Boston and Salem Witch Hangings

In 1692, when a group of Puritan girls claimed to have unnatural fits that were attributed to witchcraft, the accusations set off a series of events that would lead to hundreds in Salem Village being accused of witchcraft and nineteen being executed. But even before the infamous witch trials in Salem Village, four women were hanged for witchcraft on Boston Common.

Boston Common Hangings

The first woman executed in Boston for witchcraft was Margaret Jones of Charlestown. In 1648, the midwife Jones was hanged on an elm tree on Boston Common. She was followed by Alice Lake of Dorchester in 1651, and then by Anne Hibbens in 1656. Hibbens was the opinionated sister of Governor Richard Bellingham who is said to have been excommunicated from the church for speaking her mind. An Irish-Catholic woman, Mary "Goody" Glover, who could not recite "The Lord's Prayer" in English - only in Latin - was the final person executed in Boston for witchcraft. In 1688, she scolded a 13-year-old child who had accused Glover's daughter of stealing. The girl and her brother went into fits, claiming sharp pains and being struck deaf and dumb. Glover confessed to being a witch, but her last words were reportedly, "I die a Catholic."

Salem Witch Trials

In 1692, the claims of witchcraft started up again, this time in Salem. "Struggling against the hardships of a dangerous frontier and guided by severe doctrines of strict religious teachings, Puritans in Massachusetts believed the Devil lurked within everyone... to doubt the existence of the Devil was the same as doubting their culture, their religion, and their God," Larry B. Pletcher wrote in the book It Happened in Massachusetts.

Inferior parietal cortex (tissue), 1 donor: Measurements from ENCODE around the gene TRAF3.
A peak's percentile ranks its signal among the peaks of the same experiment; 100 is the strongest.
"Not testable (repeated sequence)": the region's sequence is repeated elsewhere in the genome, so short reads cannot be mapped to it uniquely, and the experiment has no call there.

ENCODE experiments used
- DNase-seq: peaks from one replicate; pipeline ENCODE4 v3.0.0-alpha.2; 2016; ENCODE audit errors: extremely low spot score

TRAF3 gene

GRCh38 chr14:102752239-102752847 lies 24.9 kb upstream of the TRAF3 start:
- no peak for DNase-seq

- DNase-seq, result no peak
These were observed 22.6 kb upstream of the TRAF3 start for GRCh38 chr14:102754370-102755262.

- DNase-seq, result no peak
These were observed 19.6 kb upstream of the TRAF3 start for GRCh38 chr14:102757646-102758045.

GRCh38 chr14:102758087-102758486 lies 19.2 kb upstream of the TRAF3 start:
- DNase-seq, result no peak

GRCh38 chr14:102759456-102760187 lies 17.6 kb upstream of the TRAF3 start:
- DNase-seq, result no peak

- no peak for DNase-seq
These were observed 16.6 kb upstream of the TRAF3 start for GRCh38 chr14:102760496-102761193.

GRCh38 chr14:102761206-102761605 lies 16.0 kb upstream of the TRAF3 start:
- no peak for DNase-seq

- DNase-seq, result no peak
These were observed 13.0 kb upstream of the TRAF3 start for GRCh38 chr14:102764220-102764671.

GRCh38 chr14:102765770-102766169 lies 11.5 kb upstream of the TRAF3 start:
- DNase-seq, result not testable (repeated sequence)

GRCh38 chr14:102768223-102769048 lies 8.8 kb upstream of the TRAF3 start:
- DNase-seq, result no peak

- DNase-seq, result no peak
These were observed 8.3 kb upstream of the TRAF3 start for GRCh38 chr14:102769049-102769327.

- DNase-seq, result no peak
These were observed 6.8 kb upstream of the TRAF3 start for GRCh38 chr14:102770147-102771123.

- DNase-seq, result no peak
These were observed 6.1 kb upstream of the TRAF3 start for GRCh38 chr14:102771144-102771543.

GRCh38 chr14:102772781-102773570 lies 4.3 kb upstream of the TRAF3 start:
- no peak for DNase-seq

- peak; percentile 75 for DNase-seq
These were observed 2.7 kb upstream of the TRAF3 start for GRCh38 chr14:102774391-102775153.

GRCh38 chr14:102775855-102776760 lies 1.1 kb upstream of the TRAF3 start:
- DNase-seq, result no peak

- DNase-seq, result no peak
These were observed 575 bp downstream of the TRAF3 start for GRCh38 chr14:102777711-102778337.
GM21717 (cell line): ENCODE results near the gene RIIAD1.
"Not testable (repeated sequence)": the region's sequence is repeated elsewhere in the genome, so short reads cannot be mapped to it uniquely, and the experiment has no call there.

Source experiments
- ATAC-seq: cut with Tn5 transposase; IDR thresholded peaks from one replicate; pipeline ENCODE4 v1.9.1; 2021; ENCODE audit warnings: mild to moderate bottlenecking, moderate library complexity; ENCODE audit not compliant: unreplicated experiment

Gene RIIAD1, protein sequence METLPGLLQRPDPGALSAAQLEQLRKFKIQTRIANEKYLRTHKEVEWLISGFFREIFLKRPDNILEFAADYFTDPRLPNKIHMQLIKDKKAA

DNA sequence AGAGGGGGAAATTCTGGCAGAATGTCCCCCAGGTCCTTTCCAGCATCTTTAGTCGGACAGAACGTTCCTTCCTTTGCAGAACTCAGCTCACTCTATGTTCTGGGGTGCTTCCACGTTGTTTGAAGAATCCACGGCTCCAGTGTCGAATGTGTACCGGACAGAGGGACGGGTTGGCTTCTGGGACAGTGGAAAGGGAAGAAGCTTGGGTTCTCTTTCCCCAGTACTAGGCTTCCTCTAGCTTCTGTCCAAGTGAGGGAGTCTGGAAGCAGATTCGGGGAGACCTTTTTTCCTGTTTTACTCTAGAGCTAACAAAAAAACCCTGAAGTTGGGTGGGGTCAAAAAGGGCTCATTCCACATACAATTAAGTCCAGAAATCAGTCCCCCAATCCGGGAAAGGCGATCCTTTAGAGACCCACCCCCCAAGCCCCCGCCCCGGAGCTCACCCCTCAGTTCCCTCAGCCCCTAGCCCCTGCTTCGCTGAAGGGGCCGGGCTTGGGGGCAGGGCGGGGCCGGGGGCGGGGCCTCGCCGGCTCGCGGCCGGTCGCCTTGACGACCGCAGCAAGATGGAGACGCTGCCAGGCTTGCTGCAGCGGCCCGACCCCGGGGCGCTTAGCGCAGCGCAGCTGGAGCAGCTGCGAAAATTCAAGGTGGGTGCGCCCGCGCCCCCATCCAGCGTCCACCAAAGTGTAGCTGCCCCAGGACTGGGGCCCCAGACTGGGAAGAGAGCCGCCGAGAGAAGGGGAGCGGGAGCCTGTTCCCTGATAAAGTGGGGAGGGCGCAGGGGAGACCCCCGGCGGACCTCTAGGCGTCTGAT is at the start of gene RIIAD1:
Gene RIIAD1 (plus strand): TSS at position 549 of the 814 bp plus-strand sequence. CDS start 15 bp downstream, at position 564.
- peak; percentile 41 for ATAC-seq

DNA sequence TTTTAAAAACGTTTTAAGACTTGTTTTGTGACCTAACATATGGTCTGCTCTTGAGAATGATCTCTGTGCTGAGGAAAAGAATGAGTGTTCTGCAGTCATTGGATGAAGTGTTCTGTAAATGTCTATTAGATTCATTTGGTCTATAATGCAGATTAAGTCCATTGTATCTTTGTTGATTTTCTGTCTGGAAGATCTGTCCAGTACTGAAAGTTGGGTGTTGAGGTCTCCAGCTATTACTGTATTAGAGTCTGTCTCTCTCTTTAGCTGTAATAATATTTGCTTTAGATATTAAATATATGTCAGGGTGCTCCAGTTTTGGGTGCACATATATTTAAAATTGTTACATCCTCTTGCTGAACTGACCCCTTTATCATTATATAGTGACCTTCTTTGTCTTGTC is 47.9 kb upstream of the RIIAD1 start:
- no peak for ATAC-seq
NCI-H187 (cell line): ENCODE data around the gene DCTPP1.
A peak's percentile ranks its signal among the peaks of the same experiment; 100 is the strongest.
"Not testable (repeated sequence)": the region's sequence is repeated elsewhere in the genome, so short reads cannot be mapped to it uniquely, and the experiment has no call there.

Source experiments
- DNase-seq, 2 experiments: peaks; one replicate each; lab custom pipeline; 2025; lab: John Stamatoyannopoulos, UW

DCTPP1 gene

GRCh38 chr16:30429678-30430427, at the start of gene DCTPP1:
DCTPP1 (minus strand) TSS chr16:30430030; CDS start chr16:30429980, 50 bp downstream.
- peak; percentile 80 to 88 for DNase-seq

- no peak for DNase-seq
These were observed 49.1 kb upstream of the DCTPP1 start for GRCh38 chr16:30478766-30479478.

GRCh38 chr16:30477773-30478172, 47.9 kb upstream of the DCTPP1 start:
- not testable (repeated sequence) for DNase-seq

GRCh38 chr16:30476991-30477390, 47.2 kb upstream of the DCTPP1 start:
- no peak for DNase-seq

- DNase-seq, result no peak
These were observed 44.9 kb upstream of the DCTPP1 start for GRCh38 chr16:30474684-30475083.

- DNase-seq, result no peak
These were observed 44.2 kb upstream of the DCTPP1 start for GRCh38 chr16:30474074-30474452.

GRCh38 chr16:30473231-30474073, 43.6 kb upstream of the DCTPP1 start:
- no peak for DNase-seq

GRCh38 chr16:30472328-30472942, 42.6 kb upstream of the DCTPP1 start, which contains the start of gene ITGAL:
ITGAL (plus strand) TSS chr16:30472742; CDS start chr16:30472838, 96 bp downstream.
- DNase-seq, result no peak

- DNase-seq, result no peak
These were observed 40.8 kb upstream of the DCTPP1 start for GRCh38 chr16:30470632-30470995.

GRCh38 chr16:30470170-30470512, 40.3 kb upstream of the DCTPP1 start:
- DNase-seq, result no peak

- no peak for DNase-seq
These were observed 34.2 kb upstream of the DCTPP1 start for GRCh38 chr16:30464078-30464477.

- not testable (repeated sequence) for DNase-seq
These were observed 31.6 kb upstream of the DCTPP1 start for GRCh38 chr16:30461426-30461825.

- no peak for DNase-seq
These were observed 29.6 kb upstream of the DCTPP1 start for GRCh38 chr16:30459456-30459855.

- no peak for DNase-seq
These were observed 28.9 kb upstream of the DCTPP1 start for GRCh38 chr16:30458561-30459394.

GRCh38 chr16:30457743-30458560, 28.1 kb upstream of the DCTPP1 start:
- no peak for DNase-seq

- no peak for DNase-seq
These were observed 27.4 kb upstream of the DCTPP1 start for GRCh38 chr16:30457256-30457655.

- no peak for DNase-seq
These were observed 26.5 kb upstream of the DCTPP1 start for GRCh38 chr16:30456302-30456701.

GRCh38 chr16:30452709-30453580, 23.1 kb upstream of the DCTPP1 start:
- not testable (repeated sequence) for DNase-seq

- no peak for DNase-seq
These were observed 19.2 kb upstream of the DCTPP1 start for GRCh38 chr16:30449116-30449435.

The first few people accused in Salem were on the fringe of society: a black slave, a beggar, and a promiscuous woman. The first person executed was Bridget Bishop - a flamboyant tavern keeper who was often a source of gossip in the town. But before the hysteria died down, hundreds of people were thrown in jail, including some prominent citizens. Eighteen people were hanged on Gallows Hill, and one man who refused to plead either innocent or guilty was slowly crushed to death by stones.

Several prominent ministers, include Increase Mather, argued against spectral evidence and lack of solid proof. In October of 1692, Gov. William Phips limited reliance on such evidence and stopped the executions. The survivors were eventually pardoned and cleared, and in 1711, families of survivors were paid financial claims.

Cotton and Increase Mather

The irony is that one of the most prominent figures in the witch trials, Boston preacher Cotton Mather, about 30 years later would be on the side of science. Mather (son of Increase Mather) had investigated the Goody Glover case of 1688 and had written a book, Memorable Providences, Relating to Witchcrafts and Possessions, that had served as a reference in the Salem Witch Trials. When Boston was hit with a smallpox outbreak in 1721, Mather advocated inoculation, still experimental at that time, to limit the spread of the disease. However, his involvement in the Salem hangings and his persecution of Quakers were enough for some people to discredit inoculations, Robert J. Allison wrote in his book A Short History of Boston.